Second, the action or inaction in question must have united with the physician's negligence in producing the injury, being simultaneous and cooperating with the physician's fault.   See Smith v. Hull, 659 N.E.2d 185, 192 (Ind.Ct.App.1995), trans. denied.   In a failure to diagnose case in which the patient complains of a loss of chance of survival, identifying the injury can be difficult.   In this case, Mrs. King alleges that her chances for survival dropped from eighty percent (80%) to twenty percent (20%) by the time she stopped seeing Dr. Clark.   I conclude that Dr. Clark's period of liability stopped when Mrs. King decided to stop seeing Dr. Clark as her physician.   Any subsequent conduct on Mrs. King's part which, for example, decreased her chances for survival below twenty percent (20%) goes to the issue of mitigation of damages because such conduct could not possibly cause the original injury, that is, the initial decrease from eighty percent (80%) to twenty percent (20%).   In other words, it is impossible for such conduct to be a coincident cause with Dr. Clark's alleged malpractice as Dr. Clark's conduct and Mrs. King's conduct contribute to two different injuries.

The majority holds that Mrs. King was contributorily negligent in:  1) waiting three to four weeks before seeking medical care when her breast became red in October 1993;  2) delaying in getting the diagnostic testing that Dr. Clark ordered after her breast was swollen;  and 3) making treatment choices following her diagnosis that allegedly reduced her chances of survival.   I will address each of these instances in turn, demonstrating that each fails to meet one of the prongs set forth above.

a. Delay in seeking treatment and diagnostic tests in October 1993

Mrs. King testified that her breast became sore and red in the first week of October 1993.   On October 23rd, she awoke to discover her breast swollen and sore.   Her testimony is as follows:

[T]he first week in October ․ my left breast and that area that was firmer and harder became red and it was sore․  I tried not to worry about it because, you know, it was just fibrocystic.   So I was just kind of watching it for a couple of weeks and then on October 23rd I woke up in the morning and my breast had ballooned out to about at least twice as big as normal and I was completely alarmed․  It was very red clear up to my collarbone and it was hot․  I was very afraid.   I just knew this was breast cancer because my mother had had it.   So I called [Dr. Clark's] office and I got in to see him pretty quickly.   I don't remember if it was that day.   I think it was that day․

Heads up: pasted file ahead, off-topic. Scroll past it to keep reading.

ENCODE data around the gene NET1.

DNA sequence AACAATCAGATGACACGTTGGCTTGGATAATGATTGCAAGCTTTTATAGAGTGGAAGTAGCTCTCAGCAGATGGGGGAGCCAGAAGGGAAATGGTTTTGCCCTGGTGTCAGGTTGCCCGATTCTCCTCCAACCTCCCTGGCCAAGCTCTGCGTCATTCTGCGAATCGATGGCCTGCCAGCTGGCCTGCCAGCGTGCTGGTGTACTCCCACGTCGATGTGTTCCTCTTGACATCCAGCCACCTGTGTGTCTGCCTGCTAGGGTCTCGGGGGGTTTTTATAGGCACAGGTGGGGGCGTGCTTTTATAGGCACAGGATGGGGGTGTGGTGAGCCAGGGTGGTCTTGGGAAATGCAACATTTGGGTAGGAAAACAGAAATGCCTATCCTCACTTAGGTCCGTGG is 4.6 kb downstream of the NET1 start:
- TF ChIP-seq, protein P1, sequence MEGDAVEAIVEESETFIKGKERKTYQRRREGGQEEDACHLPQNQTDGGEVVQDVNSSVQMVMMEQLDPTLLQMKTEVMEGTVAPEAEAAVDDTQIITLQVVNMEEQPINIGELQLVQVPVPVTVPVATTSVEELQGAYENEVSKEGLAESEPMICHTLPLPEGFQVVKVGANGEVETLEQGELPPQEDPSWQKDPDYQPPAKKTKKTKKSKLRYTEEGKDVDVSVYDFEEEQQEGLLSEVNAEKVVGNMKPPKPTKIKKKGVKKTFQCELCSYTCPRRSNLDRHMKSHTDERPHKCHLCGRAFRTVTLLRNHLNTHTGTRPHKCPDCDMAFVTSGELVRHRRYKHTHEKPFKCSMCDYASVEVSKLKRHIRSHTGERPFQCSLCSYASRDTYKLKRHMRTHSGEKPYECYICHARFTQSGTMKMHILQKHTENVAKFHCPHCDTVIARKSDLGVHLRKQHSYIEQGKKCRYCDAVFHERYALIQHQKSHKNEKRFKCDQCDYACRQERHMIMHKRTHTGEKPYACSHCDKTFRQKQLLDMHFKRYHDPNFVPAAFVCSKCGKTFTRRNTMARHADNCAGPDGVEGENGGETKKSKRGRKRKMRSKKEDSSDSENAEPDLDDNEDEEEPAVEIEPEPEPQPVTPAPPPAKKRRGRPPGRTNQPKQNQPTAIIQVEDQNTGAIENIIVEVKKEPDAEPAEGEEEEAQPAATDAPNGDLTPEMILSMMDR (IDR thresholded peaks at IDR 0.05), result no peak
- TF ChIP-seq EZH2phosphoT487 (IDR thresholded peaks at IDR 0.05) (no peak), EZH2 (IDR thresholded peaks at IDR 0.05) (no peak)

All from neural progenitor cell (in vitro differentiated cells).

(R. 89).   The majority argues that her failure to seek treatment as soon as her breast became red and sore amounts to contributory negligence.

Based on Mrs. King's own testimony, she did not notify Dr. Clark of her sore breast because she was relying on Dr. Clark's previous diagnosis of her condition.   Mrs. King complained of a problem with her breast in November of 1992, January of 1993, and June of 1993.   After each visit, Dr. Clark informed Mrs. King that she had fibrocystic breasts.   When her breast swelled and caused her alarm, she immediately notified Dr. Clark.   Even during this October 23rd visit, Dr. Clark still failed to diagnose her condition, concluding that her problem stemmed from a breast infection.   In determining whether this evidence in any way establishes that Mrs. King's actions were unreasonable, I take heed of Judge Sullivan's cautionary remarks regarding a patient's duty of care:

Indeed, I agree that with respect to his actions taken while under a physician's care, a patient owes himself a duty of due care which extends beyond these narrow categories.   However, this duty does not extend to diagnosing his own condition or questioning his physician's diagnosis of his condition.   In fact, quite the contrary appears to be true;  the fiduciary nature of the physician-patient relationship and the special skill of the physician bestow upon the patient the right to rely upon his physician's diagnosis and treatment.  “Since the patient may rely on the directions of his physician, it follows that he incurs no liability by doing so.”   Rather, the patient's duties to himself would appear to extend to his engagement in “everyday”-type activities;  or in other words, activities which, though perhaps undertaken while at a hospital or under a physician's care, are not themselves related to the diagnosis or treatment of the patient's condition.